Wildlife Excitement in Pender Harbour

On a 90-minute pontoon tour of Pender Harbour, Mark Brezer of SloCat Harbour Tours points out eagles and blue heron flying overhead and harbour seals lounging like “rock sausages” against the flat rock. I see many of my favourite trees, the orangey-red arbutus, which are able to stand up against strong winds and shed their bark like a serpent discards its skin. Using binoculars supplied by the boat, I make out a humpback whale and admire the mountains in the distance while Brezer tells stories of the area.

Pender Harbour is a small community with only about 3,000 residents, mostly retirees, he explains, and not even a police station. “It’s quiet and friendly and everyone knows each other,” he says. “When you move to Pender, you have to set your watch back 50 years.”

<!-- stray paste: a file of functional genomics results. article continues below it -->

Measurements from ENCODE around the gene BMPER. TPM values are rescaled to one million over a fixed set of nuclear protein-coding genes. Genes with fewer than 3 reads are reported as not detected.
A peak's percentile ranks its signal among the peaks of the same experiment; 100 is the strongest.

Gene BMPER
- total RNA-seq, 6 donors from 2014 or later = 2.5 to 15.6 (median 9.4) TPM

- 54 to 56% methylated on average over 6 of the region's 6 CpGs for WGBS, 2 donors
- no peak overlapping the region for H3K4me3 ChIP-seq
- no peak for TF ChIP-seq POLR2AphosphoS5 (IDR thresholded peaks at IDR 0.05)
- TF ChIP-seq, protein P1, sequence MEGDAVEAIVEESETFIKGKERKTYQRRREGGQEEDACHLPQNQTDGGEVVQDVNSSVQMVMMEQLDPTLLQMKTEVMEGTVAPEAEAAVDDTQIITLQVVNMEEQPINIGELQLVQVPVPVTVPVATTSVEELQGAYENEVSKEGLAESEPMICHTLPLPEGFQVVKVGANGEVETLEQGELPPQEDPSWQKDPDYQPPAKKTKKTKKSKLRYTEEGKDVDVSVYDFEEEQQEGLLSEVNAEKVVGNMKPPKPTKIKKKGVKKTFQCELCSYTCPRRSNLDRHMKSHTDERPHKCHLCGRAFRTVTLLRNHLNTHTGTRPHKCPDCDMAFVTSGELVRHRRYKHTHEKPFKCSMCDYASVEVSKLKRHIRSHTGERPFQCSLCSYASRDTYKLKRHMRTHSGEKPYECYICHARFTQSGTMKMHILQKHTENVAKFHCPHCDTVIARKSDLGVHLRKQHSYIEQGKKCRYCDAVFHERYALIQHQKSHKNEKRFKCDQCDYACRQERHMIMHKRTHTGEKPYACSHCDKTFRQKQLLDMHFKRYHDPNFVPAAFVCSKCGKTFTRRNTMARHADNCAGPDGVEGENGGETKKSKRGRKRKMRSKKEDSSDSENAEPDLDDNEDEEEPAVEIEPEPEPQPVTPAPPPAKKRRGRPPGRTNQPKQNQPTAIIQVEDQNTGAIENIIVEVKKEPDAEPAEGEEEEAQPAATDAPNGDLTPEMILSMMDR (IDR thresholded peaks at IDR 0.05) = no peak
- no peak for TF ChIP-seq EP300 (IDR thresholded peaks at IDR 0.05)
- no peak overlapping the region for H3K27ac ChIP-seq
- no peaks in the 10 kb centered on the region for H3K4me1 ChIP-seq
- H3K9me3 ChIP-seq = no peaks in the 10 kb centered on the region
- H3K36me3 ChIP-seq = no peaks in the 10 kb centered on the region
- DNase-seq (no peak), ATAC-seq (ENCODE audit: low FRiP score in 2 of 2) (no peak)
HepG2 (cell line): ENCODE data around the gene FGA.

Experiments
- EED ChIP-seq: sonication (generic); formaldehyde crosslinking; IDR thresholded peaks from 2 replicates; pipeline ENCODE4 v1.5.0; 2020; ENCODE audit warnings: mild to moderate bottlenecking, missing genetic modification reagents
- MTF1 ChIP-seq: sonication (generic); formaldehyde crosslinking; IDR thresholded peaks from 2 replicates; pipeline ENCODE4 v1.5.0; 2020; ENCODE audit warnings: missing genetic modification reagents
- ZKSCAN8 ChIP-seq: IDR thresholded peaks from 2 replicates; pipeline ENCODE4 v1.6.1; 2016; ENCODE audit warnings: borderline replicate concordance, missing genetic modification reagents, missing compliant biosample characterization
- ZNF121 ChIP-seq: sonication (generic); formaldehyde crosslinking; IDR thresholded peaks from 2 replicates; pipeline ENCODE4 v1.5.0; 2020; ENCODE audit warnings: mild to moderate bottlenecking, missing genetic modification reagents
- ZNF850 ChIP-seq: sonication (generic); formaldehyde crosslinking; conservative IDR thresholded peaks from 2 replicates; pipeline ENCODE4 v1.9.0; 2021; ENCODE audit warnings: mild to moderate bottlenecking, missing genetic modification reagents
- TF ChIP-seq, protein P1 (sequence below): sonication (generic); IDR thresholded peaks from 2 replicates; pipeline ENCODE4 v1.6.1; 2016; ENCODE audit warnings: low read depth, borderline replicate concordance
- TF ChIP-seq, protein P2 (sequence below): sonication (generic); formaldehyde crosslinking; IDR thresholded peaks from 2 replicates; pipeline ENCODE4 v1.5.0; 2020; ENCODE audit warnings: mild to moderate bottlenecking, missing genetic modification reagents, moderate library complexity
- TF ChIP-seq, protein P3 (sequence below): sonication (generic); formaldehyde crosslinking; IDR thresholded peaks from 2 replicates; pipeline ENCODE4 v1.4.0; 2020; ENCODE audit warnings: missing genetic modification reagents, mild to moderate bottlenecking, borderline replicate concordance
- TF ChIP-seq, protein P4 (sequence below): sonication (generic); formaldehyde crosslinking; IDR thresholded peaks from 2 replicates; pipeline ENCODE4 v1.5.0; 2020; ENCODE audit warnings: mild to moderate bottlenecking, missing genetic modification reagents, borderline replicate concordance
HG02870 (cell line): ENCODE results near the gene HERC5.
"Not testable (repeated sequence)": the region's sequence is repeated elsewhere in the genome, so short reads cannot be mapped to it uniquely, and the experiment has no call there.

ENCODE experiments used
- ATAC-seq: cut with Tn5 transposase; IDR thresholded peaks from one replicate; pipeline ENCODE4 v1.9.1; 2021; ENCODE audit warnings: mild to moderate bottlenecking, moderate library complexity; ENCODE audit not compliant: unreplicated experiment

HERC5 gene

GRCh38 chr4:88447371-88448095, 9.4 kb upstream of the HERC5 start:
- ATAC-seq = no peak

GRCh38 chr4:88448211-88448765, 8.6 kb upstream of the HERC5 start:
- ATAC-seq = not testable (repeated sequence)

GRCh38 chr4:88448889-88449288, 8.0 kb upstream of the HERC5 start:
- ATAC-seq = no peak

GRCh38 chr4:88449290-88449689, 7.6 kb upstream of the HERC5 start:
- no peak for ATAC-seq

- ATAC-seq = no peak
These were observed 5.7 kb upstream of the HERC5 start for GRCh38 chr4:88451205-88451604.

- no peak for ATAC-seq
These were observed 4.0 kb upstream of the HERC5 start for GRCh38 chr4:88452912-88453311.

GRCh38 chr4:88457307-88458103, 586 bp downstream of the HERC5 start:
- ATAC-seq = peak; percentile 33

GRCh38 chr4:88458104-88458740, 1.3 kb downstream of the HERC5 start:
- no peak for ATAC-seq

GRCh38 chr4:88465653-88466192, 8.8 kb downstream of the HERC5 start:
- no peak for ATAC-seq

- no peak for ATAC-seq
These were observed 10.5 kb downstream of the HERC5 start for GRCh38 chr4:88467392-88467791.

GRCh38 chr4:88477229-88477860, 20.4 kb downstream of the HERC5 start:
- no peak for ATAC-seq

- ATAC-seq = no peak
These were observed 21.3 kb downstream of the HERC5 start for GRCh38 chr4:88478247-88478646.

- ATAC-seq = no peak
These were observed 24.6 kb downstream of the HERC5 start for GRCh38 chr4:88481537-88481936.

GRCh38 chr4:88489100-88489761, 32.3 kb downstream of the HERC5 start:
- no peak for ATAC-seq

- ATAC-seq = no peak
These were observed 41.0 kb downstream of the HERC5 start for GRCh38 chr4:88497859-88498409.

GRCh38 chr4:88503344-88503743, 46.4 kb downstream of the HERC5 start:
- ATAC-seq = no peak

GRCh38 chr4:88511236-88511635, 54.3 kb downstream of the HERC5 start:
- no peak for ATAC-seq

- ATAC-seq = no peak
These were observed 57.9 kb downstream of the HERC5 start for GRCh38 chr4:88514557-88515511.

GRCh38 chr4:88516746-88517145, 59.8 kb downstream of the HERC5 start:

On another experience, a guide from the West Coast Wilderness Lodge takes us on a high-speed pontoon boat to see Hotham Sound and the area around the Jervis Inlet, the deepest fjord on B.C.’s coast. We see the majestic Harmony Falls, which drop more than 1,400 feet, and we marvel at massive cliff faces, with trees miraculously growing out of the sheer granite bedrock. The guide describes petroglyphs or ancient rock paintings from the Coast Salish First Nations showing Indigenous boys climbing and then jumping off rocks (hopefully successfully), as a rite of passage into manhood.

Stay and Dine on the Sunshine Coast